Shifting Our Mathematical Mindsets

Earlier this week, I spent some time with other third, fourth, and fifth grade math leadership teachers from my school district for an all-day professional development. Usually, I join in the collective sighs and bemoaning related to an all-day PD, because we teachers find that it’s either boring, not related to our experience, or we’d rather just do what we love doing, which is to be in the classroom and teach. This PD was different, though. I felt like I got something out of it, and I believe it will bring about change in my classroom, as it confirmed and solidified many of the thoughts and questions I’ve had about teaching math for the past few years, along with current best practices and research I’ve been reading about. This PD was all about shifting the way we teach math, and the mindset we (teachers) and students have regarding math.

As the PD started, we were asked to write down three words to represent thoughts or emotions we had about our own math experiences when we were young students. My words? Confused, frustrated, and bored. I found I wasn’t alone, as the results came in when we shared and discussed our experiences. In reading the first chapter from Becoming the Math Teacher You Wish You’d Had: Ideas and Strategies from Vibrant Classrooms, it was brought to my attention that a study recently showed “just 7 percent of preservice teachers used positive language to describe their experiences as math students” (Zager, p. 3). Also, “33 percent of elementary school teachers have math anxiety” (Zager, p. 3). Clearly, there is a need to shift the prevailing mindset teachers and students have about math.

After much discussion throughout the day, we were given some strategies for how to get our students (and ourselves) to think more flexibly about numbers, while intentionally using the Eight Mathematical Practices, which are part of the Common Core State Standards. We participated in number/math talks, which I plan to incorporate into my teaching routine immediately. The exercises were fun, and showed that there is more than one way to arrive at a correct answer. Here’s the “Number Talks Recipe” that was shared with us:

1. Teacher writes problem on board horizontally.

2. Students solve problem mentally & thumbs up when done.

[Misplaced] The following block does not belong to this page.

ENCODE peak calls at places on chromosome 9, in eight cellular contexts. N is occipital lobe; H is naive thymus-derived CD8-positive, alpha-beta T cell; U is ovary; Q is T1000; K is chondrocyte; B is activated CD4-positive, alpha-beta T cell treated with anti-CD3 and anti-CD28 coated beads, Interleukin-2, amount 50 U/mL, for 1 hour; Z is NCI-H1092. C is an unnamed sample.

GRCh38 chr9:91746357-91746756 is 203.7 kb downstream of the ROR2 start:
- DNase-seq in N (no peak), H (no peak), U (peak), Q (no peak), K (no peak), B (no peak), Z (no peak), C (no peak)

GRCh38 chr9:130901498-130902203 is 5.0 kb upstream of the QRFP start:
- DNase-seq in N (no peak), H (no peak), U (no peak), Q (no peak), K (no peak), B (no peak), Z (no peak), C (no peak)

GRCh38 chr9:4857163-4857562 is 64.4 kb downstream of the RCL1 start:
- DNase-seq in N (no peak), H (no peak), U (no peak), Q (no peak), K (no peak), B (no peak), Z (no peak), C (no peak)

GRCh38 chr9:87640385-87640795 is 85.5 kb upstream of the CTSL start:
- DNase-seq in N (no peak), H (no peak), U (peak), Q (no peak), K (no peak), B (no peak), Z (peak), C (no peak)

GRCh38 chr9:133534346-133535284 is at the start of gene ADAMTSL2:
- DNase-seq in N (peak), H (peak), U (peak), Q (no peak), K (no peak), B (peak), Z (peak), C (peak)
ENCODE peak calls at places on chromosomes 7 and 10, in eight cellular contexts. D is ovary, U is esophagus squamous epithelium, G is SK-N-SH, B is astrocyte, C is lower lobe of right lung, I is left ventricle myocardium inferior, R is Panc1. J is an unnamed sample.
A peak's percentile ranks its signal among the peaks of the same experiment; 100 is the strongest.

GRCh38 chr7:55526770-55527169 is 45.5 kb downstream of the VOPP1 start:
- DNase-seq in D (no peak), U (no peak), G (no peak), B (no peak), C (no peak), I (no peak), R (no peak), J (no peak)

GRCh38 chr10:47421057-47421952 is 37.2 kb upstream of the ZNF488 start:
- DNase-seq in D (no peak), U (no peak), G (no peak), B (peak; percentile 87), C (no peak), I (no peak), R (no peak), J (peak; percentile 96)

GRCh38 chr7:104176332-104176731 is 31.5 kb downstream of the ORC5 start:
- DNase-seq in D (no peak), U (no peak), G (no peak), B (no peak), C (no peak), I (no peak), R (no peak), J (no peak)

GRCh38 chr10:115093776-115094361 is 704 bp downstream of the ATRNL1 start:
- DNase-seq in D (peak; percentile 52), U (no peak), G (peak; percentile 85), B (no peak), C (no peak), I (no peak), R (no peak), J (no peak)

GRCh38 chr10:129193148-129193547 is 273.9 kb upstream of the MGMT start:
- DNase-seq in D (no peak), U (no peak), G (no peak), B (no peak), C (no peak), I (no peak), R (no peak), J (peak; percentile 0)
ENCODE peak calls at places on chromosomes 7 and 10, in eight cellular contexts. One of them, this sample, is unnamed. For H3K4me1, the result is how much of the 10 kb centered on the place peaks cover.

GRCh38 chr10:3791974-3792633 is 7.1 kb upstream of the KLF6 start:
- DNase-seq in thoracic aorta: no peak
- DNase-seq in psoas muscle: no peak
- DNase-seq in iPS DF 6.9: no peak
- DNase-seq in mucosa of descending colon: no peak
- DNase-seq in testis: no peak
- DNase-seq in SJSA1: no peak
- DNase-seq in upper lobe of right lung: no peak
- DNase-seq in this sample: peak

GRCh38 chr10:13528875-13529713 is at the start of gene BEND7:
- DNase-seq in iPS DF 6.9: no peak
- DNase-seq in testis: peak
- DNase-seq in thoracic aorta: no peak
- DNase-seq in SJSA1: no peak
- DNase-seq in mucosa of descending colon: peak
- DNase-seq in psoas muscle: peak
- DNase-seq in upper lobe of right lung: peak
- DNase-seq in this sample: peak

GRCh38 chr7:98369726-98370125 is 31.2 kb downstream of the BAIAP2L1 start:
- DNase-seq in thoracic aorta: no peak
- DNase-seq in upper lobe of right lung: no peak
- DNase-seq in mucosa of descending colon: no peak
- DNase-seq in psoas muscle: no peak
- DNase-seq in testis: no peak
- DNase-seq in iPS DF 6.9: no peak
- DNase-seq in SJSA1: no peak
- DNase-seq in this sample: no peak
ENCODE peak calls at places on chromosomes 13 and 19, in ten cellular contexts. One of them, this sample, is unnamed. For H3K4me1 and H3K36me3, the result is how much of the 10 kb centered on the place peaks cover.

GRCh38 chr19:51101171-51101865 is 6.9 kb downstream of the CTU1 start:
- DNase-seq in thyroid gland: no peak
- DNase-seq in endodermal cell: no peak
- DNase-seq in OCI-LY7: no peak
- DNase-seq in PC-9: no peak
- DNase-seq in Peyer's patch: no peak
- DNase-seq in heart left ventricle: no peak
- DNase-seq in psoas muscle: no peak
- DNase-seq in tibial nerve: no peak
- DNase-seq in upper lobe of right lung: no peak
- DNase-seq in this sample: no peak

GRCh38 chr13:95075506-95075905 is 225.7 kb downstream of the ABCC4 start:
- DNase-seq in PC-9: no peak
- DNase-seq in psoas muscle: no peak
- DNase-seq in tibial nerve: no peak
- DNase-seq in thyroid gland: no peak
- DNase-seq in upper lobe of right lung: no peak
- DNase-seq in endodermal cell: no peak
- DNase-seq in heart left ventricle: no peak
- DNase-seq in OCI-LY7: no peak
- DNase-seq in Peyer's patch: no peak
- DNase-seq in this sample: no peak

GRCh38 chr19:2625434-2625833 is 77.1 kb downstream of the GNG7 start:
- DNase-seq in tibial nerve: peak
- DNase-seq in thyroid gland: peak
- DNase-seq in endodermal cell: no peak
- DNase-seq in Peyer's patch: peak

3. Students share their answers only & teacher records all answers given.

4. Teacher asks volunteers to share their strategies for solving. Teacher records thinking on board.

5. Teacher uses questioning strategies to elicit math talk among students. Justify and critique.

One of the problems we practiced with was 16 * 45. Go ahead and try it yourself, mentally. No pencil, paper, or calculator. We quickly found out that there were multiple strategies to solve this. If we had an answer and were waiting for everyone else to solve it, we were encouraged to try and think of another way to solve the problem. This process allowed us to think of different ways to break apart numbers, using rounding, the distributive method, and other strategies, such as knowing that if you double one factor and divide the other factor by two, you’ll end up with the same answer.

The focus of the entire PD was to think flexibly with numbers, and I believe we did just that over the course of our day together. We talked about the need for students to use the Eight Mathematical Practices (and for us to model them). In addition, we discussed shifting our instruction away from teaching rules, procedures, and algorithms right away, and instead, to spend more time up front exploring the why of mathematical concepts with students. When students have a deeper understanding of what numbers actually represent, can make sense of word problems, and understand how and why to use each operator in order to solve the problem, anxiety will lessen, and students will begin to develop a more positive emotional response to mathematics.

I just (like 15 minutes ago) purchased my own copy of Becoming the Math Teacher You Wish You’d Had: Ideas and Strategies from Vibrant Classrooms, and plan to see what else is hidden in this highly-reviewed book. I’m looking forward to seeing my students make sense of numbers in a meaningful way, and doing what I can to create a positive experience with mathematics.

What about you? Have you had similar experiences to me when you were a math student? Did you find yourself in the 7% of preservice teachers, or the 33% of elementary teachers who have negative experiences or anxiety related to mathematics?

We tend to teach how we were taught, or in response to it. Sometimes, our own negative experiences unknowingly present themselves when we teach with a lack of enthusiasm or passion for a subject. I encourage you to shift your mindset regarding math to a positive one. Let’s make learning happen, both for our students, and ourselves.

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About the Author: Shawn Seeley

Father, husband, teacher, retired Marine.

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